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The corrugated sheet metal runway at Brady Field

 My buddies and I with our sail-boat docked at the ramp. The village of Gannosu across the bay.

It was May 1, 1953 at  Brady Air force Base ,Japan,   The Cold War was still active and a number of Japanese celebrated it as a Communist Holiday Day.  I was asleep in my barracks when I was awaken by the Base Air Police. After a short conversation,I got into their jeep and we drove to the ramp near the radio shop where I performed my duties each day.My buddies and I had recently purchased a 16 foot sailboat and this is where we had it docked . The ramp lead into Hakata Bay ,where the Japanese once used to takeoff  and land their seaplanes during the second world war . We arrived at the dock to see a single Airman standing there half naked and soaked with water.

The story  is ,Mayday (May 1,) during the cold war , was celebrated as a communist holiday around the world. The communists in this small village of Gannosu  were outside the entrance to the base  protesting and yelling , “Yankee go home” The base was closed  and off limits. Machine  guns were setup around the perimeter to keep anyone from entering to sabotage our planes.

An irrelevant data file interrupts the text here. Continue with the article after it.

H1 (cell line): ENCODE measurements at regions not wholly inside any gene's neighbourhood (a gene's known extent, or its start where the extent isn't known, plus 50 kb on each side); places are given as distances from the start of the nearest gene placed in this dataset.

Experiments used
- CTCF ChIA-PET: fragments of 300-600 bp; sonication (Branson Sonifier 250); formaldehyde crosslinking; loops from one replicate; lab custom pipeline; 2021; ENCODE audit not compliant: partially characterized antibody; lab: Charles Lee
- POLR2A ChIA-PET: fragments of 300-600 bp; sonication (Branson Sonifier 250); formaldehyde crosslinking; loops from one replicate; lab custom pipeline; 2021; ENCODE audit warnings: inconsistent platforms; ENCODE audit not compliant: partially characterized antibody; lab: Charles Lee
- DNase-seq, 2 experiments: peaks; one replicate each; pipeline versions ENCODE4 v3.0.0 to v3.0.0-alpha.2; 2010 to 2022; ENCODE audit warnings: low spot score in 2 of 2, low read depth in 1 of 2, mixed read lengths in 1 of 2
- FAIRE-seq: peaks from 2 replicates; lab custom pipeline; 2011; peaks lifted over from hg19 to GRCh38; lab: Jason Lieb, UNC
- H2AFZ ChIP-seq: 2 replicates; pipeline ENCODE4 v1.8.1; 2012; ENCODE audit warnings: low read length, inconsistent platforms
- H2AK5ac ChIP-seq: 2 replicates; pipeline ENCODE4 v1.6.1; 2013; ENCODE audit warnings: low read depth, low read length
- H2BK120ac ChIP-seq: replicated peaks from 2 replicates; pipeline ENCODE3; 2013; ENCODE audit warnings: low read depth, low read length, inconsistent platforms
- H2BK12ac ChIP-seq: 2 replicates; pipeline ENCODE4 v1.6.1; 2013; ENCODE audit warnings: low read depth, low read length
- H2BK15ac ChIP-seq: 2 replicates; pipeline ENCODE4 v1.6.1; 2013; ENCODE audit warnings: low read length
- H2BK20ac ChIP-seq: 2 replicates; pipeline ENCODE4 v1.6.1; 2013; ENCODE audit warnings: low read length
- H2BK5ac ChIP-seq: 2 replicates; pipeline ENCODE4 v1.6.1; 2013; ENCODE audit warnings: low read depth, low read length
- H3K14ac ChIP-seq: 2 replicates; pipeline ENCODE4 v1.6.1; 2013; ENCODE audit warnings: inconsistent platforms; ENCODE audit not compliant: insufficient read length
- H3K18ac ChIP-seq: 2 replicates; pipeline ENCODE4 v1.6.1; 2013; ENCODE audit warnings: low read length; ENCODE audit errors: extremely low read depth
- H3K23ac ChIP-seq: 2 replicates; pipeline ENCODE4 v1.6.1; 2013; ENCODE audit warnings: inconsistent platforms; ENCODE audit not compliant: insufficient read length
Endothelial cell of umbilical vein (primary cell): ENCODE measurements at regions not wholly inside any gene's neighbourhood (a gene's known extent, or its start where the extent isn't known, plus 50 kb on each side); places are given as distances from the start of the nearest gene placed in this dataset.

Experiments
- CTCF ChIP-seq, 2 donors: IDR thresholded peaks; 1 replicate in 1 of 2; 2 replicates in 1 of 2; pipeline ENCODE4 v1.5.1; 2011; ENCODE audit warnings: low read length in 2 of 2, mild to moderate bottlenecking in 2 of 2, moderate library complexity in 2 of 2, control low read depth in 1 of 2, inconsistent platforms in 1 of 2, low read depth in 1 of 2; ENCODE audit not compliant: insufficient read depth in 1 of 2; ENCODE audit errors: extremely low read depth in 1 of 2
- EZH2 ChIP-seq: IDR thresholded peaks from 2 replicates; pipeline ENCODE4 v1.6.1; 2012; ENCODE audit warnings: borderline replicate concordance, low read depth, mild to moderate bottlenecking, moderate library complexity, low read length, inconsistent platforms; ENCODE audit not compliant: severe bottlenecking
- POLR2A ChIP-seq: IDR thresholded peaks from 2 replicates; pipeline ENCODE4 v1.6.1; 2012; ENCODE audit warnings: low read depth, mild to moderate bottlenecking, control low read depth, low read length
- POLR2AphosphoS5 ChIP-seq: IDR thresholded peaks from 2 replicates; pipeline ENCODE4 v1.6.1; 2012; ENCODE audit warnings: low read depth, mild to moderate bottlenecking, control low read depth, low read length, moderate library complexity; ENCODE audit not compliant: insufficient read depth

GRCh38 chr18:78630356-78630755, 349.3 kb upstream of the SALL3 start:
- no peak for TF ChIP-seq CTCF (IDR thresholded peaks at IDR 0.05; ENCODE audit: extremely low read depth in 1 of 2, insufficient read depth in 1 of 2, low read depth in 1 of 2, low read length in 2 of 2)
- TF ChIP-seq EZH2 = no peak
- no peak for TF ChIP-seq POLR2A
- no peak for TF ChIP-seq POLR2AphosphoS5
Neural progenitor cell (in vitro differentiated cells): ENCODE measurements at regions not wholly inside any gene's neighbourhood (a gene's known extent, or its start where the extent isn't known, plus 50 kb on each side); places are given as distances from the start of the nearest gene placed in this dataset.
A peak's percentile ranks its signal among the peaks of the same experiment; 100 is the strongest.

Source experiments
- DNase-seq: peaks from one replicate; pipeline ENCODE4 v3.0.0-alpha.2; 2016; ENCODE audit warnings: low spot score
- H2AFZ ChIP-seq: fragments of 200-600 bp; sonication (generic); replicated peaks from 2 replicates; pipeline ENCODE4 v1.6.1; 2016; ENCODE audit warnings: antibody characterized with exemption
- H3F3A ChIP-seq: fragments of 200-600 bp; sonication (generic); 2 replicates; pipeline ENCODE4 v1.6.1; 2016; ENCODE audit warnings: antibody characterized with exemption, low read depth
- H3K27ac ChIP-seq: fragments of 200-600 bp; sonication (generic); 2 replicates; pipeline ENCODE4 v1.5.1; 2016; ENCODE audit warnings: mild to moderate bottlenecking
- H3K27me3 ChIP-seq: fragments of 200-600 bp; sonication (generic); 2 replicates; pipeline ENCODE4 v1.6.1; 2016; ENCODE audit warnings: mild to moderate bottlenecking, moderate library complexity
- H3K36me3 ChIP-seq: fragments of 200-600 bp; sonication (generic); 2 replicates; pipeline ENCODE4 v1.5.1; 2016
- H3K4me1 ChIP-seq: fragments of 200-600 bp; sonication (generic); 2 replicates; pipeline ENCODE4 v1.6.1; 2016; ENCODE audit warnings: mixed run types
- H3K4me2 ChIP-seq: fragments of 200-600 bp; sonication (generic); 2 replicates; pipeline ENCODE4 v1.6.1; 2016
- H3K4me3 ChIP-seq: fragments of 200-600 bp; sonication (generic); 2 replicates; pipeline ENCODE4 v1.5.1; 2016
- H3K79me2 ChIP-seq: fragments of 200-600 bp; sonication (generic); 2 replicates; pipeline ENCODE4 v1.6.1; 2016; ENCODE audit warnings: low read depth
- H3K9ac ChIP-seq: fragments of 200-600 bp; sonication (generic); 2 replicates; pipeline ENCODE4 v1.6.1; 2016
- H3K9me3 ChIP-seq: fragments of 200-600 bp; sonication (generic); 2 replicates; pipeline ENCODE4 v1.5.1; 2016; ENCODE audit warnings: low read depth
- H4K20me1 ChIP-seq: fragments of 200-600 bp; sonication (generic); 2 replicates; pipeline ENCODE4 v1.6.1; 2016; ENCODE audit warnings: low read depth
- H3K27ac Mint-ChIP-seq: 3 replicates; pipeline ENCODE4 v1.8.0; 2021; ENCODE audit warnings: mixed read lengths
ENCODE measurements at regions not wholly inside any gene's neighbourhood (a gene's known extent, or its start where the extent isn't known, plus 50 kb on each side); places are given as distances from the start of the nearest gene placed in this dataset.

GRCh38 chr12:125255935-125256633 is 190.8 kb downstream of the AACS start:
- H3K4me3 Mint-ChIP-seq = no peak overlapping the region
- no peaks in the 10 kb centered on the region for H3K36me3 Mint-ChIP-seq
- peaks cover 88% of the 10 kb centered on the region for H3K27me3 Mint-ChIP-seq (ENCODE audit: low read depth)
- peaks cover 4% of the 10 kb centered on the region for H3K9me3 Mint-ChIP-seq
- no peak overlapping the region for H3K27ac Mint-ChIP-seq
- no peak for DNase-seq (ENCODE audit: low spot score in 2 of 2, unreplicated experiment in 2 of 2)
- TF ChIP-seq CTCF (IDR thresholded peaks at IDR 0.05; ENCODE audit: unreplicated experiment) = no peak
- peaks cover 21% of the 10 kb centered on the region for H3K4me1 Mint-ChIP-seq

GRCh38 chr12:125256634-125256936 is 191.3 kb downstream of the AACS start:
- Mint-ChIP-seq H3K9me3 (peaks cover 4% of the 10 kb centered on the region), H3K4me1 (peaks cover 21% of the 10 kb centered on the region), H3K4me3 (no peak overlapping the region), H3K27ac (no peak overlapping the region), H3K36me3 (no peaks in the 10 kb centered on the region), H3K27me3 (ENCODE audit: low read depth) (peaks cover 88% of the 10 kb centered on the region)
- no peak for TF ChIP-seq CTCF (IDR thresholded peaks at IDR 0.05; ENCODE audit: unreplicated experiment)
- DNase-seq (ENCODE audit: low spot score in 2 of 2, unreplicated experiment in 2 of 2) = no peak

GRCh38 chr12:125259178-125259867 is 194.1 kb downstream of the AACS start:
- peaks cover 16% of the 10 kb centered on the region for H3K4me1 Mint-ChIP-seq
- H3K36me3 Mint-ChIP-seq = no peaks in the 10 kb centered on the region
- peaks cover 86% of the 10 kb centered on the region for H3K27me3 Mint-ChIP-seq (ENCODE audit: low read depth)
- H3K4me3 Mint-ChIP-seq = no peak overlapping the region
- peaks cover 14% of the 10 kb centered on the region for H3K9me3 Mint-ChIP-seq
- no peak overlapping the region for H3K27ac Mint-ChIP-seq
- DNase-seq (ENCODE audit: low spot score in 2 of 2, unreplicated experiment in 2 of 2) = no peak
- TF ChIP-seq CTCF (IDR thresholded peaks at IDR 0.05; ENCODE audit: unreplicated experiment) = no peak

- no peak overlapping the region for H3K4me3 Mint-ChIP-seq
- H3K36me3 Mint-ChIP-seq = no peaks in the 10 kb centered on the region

It appears that the airman and two of his friends decided to by-bass the base entrance gate ,and instead took the sail boat to cross the bay into the village to visit their girlfriends .They didn’t realize they were in danger until they arrived at the village and  anchored between two coal barges. They were  less than  fifty or more yards from  the protesters.  outside the gate. The men covered themselves with the boat sails and waited; while one of them slipped into the water and swam back to base. He contacted the Air Police who in turn contacted me.

I had no choice but to take a row boat anchored nearby along with the airman and quietly paddle across  the bay to where the sail  boat was docked.The fog was so heavy that visibility was almost zero. The two men slipped into the row boat and I crawled into the sail boat .They pulled me away from the dock where I could safely set sail and leave the area.

The men were taken into custody and I went back to my barracks. The next morning I met with the Squadron Commander to decide what punishment should be assessed. We decided the men had been through enough and no one was harmed; they learned a good lesson. I marched them to the Provost Marshall’s office on the other side of the base and had them stand at attention in the hot sun for ten minutes until they were soak with sweat.Afterwards, I marched them out of the area and when back to my barracks.

Later that day, I was lying in my bunk when the three men appeared in the barracks with a case of beer to thank me for not having them court Marshalled. My buddies drank the beer. I was a  nineteen old Staff Sargent at the time and too young to drink.

The foolishness and lack of for-thought of these three men almost caused us to be taken as hostages and possibly killed, I have never forgotten that night and still recall the protesters yelling in the  darkness aswe sailed back to the base. I was twenty years old at the time and still think about the danger we were in.  

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